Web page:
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View Full Version : Check the electrical system at your docks guys!


CantRepeat
04-19-2017, 09:24 PM
So terrible.

http://www.msn.com/en-us/news/us/dad-warns-about-electric-shock-drowning-after-teens-death/ar-BBA3hg4?li=BBnbcA1

2RLAKE
04-19-2017, 09:42 PM
I have mine on a GFI

Tragic loss of life

lashburn1
04-20-2017, 12:01 AM
I got shocked at a neighbors dock in Middle school.....bizarre feeling on no control...

terrible news

Stefan
04-20-2017, 03:35 AM
I'm sorry but I don't get it, are GFI's not mandatory?

Snipe
04-20-2017, 06:17 AM
So terrible.

http://www.msn.com/en-us/news/us/dad-warns-about-electric-shock-drowning-after-teens-death/ar-BBA3hg4?li=BBnbcA1

I have mine on a GFI

Tragic loss of life

Thanks for bringing this to TT's attention. Never occurred to me. There will be some changes made here.

73blue
04-20-2017, 06:39 AM
I have mine on a GFI

Tragic loss of life

Test your gfi monthly at least. They can and do go bad.

I'm sorry but I don't get it, are GFI's not mandatory?

Yes, but...
Many residential docks in particular have electrical systems added by diyers after the fact and never inspected.

hunter991
04-20-2017, 08:16 AM
A GFI is required by law in most every state. But we just purchased a house on a lake and the electric for the dock was NOT GFI protected. It was a pretty easy fix, just install a GFI outlet.

JohnE
04-20-2017, 08:17 AM
Test your gfi monthly at least. They can and do go bad.

And when the old GFI's failed, the still put out power, but without protection. Change to a new GFI, when they fail they don't put out power.

Rocketboy
04-20-2017, 08:28 AM
I have mine on a GFI

Tragic loss of life

Where do you have the GFI located? On the dock or on shore?

I have a PLT Lic. That really doesn't mean sh!t other than I have to take class every year to keep it active. It is the lowest level of elec worker there is. I am in communications but it is the way the rules are.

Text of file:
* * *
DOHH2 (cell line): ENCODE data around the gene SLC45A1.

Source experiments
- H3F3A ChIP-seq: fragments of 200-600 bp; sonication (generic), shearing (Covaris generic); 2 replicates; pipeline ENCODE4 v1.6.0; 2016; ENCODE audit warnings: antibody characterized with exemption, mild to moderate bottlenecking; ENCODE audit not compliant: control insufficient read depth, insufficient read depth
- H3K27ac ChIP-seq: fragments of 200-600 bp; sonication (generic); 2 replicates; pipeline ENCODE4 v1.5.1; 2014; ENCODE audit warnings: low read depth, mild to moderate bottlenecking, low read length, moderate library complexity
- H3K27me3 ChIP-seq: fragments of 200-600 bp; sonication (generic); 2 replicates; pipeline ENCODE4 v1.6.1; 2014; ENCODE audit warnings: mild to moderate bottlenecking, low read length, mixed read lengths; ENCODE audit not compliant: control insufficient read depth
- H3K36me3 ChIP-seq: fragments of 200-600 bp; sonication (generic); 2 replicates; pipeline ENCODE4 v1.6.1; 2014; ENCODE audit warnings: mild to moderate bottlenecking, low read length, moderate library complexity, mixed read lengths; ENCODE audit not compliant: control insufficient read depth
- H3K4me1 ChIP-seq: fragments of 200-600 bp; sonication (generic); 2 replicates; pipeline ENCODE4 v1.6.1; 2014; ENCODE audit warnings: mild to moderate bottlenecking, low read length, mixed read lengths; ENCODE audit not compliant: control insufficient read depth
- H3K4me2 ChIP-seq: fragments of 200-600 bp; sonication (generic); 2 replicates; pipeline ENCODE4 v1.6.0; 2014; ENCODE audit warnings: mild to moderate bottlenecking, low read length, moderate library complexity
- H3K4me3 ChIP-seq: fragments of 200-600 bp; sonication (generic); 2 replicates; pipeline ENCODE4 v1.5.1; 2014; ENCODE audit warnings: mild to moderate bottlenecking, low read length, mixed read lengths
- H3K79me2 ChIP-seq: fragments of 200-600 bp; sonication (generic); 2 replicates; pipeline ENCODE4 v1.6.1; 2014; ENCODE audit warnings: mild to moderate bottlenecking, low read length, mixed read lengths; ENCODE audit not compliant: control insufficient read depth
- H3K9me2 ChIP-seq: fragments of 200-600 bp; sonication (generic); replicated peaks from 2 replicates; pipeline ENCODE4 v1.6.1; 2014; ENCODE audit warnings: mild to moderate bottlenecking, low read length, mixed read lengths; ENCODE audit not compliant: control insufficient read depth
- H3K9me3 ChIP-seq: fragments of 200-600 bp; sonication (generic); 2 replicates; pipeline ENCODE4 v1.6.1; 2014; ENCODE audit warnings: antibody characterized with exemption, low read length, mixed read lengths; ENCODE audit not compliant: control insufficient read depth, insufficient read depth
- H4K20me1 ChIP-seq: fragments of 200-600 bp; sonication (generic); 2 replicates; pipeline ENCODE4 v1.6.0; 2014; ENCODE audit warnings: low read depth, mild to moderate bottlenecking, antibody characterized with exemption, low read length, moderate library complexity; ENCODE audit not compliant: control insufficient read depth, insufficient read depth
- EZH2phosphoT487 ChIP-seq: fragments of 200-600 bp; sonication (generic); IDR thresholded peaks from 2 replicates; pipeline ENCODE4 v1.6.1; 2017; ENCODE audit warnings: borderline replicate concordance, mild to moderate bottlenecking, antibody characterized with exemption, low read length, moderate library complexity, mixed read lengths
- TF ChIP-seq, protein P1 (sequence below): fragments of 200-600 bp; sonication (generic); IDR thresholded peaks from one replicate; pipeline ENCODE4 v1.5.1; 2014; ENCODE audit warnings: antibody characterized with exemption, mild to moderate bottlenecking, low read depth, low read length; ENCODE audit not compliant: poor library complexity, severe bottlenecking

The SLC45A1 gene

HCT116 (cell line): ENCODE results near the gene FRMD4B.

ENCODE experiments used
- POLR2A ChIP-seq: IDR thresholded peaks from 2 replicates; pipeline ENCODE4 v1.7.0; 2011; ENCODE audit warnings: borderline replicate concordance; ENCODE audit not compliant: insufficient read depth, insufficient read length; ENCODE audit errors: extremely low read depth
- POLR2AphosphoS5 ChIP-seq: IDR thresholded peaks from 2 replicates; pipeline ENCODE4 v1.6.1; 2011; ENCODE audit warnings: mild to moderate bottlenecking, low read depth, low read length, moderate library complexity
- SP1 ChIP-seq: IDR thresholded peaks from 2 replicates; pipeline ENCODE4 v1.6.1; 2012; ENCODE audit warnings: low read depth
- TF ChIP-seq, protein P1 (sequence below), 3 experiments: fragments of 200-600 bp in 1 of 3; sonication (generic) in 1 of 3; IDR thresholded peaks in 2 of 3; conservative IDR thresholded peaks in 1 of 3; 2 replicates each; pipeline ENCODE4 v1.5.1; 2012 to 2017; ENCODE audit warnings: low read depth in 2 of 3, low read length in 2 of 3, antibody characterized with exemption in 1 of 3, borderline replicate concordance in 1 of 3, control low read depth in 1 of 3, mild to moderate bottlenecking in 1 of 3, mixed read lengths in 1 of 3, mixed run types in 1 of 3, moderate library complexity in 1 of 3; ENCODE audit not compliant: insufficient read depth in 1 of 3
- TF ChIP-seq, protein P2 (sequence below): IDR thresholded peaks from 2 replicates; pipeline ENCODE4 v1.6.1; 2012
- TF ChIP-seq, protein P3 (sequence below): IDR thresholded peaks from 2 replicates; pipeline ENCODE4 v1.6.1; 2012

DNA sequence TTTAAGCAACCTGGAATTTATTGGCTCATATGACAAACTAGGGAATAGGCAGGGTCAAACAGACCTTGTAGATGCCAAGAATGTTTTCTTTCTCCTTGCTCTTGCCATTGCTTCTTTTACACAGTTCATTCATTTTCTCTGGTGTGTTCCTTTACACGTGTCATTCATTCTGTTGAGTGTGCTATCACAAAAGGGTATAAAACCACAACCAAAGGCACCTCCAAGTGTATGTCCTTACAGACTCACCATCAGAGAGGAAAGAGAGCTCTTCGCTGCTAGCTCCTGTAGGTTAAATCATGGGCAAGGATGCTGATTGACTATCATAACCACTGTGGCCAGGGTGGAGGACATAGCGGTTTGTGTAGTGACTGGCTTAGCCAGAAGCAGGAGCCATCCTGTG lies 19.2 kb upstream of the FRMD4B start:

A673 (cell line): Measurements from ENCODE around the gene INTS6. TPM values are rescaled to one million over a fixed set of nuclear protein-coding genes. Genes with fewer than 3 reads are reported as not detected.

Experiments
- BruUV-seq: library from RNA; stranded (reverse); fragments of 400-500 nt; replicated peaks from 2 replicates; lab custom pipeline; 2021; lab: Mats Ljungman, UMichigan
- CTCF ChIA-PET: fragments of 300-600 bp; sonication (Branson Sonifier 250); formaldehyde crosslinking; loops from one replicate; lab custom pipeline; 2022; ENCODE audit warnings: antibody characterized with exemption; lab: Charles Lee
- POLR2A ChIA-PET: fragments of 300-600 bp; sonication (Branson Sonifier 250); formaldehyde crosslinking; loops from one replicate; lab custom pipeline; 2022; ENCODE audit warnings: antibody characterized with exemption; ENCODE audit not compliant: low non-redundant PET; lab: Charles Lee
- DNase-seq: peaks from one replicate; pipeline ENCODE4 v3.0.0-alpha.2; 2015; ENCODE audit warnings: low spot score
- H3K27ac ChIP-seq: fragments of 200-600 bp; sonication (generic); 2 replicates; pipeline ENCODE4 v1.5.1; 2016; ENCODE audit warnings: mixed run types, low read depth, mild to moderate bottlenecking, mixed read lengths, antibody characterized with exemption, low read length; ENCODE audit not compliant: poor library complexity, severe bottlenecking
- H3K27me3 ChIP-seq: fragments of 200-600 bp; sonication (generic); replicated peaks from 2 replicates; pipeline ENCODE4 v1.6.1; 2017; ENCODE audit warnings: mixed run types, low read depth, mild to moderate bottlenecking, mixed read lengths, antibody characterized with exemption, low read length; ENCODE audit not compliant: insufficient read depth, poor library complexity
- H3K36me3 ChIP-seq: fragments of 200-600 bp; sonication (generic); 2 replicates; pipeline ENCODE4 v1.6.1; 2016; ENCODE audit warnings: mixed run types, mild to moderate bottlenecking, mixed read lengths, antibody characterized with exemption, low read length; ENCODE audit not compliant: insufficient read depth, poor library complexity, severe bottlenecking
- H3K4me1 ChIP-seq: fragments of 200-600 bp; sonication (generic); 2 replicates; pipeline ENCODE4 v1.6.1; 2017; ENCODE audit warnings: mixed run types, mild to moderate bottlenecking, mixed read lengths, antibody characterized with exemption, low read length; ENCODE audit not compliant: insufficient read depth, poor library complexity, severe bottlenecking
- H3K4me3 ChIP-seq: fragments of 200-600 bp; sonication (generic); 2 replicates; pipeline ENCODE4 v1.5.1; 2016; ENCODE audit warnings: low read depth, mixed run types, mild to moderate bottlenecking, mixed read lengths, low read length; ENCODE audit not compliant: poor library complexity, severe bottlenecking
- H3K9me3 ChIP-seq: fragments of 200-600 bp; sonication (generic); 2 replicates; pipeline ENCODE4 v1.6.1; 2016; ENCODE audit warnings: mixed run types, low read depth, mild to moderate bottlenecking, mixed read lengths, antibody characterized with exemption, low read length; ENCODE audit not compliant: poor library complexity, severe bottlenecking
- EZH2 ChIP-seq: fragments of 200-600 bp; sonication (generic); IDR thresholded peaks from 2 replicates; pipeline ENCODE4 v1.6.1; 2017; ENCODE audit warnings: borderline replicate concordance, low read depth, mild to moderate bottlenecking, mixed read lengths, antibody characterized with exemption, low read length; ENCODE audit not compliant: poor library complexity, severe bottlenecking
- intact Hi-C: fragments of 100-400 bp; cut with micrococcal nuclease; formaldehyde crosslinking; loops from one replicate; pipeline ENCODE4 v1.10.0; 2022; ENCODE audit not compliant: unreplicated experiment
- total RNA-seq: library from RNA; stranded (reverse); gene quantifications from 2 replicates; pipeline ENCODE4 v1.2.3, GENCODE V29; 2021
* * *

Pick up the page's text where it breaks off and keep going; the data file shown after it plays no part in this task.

That all said- I had class this week and this came up. They said to have the GFI up on shore so it protects everything along the line and not just out on the dock.

I never got to worried about AC on the dock- I would pull out a cord and vacuum the boat out, but the older I get the more worried I get. The teacher had just heard about a guy that had a battery charger and was walking it out to the boat. Something happen and he dropped the charger in the lake- he died.

Crazy stuff and sad story.

CantRepeat
04-20-2017, 08:36 AM
I don't know if it's code or not but an emergency shut off that is clearly marked and is close to the boat house/dock seems like a great idea.

ryancassidy
04-20-2017, 09:02 AM
GFCI's are only part of the issue (but a very large part), correct wiring, correct insulation and then (and most people forget this) a correct grounding scheme(not just through the 12/2 wire) are essential for a boat dock.

And test, test, test those gfci's. I see them go bad all the time. I've had 3 alone go bad in my main house in the last 8 years.

Terrible news.... its one of the biggest fears in being a lake house /dock owner I have.

Snipe
04-20-2017, 09:29 AM
I don't know if it's code or not but an emergency shut off that is clearly marked and is close to the boat house/dock seems like a great idea.

We have an emergency shut off in the boat house, but I'm replacing all the outlets with GFI's anyway. After seeing this, I have these visions of our grand kids in the water and.....:(

hunter991
04-20-2017, 09:51 AM
Another thing you can do is use a circuit breaker GFI for the line that runs to the dock. These breakers go right in your electrical box. They are more expensive but are better made. This will protect anything on that line and everything behind it.

most people make the mistake of putting the GFI in the wrong place. Remember that anything wired downstream from the GFI is protected, but nothing upstream of the GFI. Know what you need to protect.

Stefan
04-20-2017, 10:26 AM